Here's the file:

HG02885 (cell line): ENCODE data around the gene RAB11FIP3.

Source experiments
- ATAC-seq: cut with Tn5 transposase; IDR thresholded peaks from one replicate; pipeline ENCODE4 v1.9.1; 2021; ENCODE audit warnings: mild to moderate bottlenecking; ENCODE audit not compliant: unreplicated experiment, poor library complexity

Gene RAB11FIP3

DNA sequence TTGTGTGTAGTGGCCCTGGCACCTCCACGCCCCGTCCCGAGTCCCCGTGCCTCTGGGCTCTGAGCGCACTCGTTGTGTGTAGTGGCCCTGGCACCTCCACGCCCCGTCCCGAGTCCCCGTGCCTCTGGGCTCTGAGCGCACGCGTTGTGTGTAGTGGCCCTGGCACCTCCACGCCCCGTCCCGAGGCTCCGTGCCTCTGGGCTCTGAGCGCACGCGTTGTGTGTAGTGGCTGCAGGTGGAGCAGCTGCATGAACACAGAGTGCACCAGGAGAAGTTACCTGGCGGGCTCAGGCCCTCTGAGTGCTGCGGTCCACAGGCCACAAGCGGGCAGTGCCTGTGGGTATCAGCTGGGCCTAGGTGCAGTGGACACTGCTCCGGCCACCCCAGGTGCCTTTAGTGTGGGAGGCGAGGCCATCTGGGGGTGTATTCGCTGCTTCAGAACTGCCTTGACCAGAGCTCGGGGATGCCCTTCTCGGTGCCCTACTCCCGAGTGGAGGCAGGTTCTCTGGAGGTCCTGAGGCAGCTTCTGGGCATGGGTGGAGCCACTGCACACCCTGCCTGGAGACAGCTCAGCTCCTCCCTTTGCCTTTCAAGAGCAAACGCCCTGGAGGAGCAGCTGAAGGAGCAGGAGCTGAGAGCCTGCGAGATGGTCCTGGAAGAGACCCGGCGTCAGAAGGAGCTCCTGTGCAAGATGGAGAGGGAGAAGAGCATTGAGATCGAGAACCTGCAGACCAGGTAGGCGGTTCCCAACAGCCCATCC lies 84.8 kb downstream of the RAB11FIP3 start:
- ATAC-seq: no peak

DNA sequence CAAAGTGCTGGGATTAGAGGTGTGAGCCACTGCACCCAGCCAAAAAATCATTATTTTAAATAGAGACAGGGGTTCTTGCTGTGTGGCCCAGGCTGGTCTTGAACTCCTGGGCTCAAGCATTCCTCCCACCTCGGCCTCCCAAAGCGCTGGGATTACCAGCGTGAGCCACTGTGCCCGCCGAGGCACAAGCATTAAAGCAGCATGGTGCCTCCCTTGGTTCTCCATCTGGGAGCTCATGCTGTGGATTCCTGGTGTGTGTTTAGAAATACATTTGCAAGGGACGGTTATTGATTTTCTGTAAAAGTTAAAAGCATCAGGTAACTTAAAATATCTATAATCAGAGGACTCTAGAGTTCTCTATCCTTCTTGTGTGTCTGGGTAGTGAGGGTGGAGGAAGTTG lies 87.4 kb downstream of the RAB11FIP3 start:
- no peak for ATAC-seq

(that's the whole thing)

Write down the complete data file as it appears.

HG02885 (cell line): ENCODE data around the gene RAB11FIP3.

Source experiments
- ATAC-seq: cut with Tn5 transposase; IDR thresholded peaks from one replicate; pipeline ENCODE4 v1.9.1; 2021; ENCODE audit warnings: mild to moderate bottlenecking; ENCODE audit not compliant: unreplicated experiment, poor library complexity

Gene RAB11FIP3

DNA sequence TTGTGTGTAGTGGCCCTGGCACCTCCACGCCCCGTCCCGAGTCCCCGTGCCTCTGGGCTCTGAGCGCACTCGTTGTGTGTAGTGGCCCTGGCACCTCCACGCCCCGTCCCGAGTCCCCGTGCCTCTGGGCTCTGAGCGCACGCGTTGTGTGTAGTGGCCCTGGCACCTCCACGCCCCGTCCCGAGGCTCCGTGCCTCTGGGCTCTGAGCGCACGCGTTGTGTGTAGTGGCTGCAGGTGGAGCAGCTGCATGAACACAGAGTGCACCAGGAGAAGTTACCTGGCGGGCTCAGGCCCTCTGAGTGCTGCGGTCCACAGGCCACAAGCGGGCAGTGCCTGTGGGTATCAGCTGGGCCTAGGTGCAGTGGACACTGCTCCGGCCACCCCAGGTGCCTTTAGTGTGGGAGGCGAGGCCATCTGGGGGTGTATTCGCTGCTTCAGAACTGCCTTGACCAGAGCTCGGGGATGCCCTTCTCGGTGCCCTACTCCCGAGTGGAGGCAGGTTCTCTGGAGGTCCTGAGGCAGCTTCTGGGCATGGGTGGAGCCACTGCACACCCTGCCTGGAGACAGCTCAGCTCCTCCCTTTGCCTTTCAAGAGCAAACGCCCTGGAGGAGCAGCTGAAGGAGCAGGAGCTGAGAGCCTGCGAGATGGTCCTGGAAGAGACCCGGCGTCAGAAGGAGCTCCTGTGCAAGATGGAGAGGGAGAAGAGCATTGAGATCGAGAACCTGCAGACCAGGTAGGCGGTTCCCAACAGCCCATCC lies 84.8 kb downstream of the RAB11FIP3 start:
- ATAC-seq: no peak

DNA sequence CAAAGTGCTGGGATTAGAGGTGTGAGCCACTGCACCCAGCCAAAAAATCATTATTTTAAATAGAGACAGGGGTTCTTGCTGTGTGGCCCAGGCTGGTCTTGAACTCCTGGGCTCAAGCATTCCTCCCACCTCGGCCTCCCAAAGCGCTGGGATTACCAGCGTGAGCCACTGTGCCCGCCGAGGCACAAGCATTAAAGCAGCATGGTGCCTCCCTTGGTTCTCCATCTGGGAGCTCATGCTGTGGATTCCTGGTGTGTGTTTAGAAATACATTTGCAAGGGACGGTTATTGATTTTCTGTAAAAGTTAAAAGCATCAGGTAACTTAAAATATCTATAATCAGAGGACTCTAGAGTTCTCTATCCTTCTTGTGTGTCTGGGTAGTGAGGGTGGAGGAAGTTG lies 87.4 kb downstream of the RAB11FIP3 start:
- no peak for ATAC-seq